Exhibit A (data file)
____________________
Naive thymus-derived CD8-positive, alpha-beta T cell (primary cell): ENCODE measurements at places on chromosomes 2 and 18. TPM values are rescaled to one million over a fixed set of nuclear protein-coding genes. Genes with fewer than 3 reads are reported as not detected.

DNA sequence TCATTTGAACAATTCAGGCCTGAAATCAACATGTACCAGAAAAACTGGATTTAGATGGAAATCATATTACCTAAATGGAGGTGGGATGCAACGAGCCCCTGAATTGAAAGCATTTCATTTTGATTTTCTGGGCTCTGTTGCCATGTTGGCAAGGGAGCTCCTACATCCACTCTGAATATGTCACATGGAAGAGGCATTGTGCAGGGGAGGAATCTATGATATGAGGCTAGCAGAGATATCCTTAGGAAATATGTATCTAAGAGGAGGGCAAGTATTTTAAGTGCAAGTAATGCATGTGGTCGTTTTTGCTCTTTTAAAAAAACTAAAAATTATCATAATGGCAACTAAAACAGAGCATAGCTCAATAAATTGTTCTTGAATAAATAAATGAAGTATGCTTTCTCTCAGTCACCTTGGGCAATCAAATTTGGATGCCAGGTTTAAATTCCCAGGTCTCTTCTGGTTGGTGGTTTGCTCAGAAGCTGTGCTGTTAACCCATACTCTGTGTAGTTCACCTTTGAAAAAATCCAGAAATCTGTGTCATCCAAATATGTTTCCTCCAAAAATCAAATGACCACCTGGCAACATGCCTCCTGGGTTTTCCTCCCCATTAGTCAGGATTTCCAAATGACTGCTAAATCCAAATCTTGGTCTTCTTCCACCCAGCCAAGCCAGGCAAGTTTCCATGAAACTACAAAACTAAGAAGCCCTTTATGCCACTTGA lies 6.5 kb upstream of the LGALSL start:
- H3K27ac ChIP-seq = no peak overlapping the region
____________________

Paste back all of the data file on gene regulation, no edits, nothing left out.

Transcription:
Naive thymus-derived CD8-positive, alpha-beta T cell (primary cell): ENCODE measurements at places on chromosomes 2 and 18. TPM values are rescaled to one million over a fixed set of nuclear protein-coding genes. Genes with fewer than 3 reads are reported as not detected.

DNA sequence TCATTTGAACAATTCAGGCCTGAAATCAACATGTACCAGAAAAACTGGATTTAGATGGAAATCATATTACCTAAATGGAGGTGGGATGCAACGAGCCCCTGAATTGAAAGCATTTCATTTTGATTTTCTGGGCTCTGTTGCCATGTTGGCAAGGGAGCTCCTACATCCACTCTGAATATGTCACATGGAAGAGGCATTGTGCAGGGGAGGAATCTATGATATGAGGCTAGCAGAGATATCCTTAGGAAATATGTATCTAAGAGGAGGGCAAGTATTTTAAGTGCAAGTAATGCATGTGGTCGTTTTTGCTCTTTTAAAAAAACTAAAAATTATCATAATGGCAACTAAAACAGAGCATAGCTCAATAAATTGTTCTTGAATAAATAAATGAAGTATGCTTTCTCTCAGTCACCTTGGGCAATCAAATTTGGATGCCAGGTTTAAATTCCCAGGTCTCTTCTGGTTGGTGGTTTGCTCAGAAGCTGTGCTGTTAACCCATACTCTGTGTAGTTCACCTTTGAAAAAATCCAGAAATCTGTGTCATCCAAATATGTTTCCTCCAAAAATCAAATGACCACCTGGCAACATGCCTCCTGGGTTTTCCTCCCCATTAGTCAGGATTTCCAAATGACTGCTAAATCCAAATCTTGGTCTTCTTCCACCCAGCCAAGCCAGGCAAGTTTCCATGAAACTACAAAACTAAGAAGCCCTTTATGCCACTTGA lies 6.5 kb upstream of the LGALSL start:
- H3K27ac ChIP-seq = no peak overlapping the region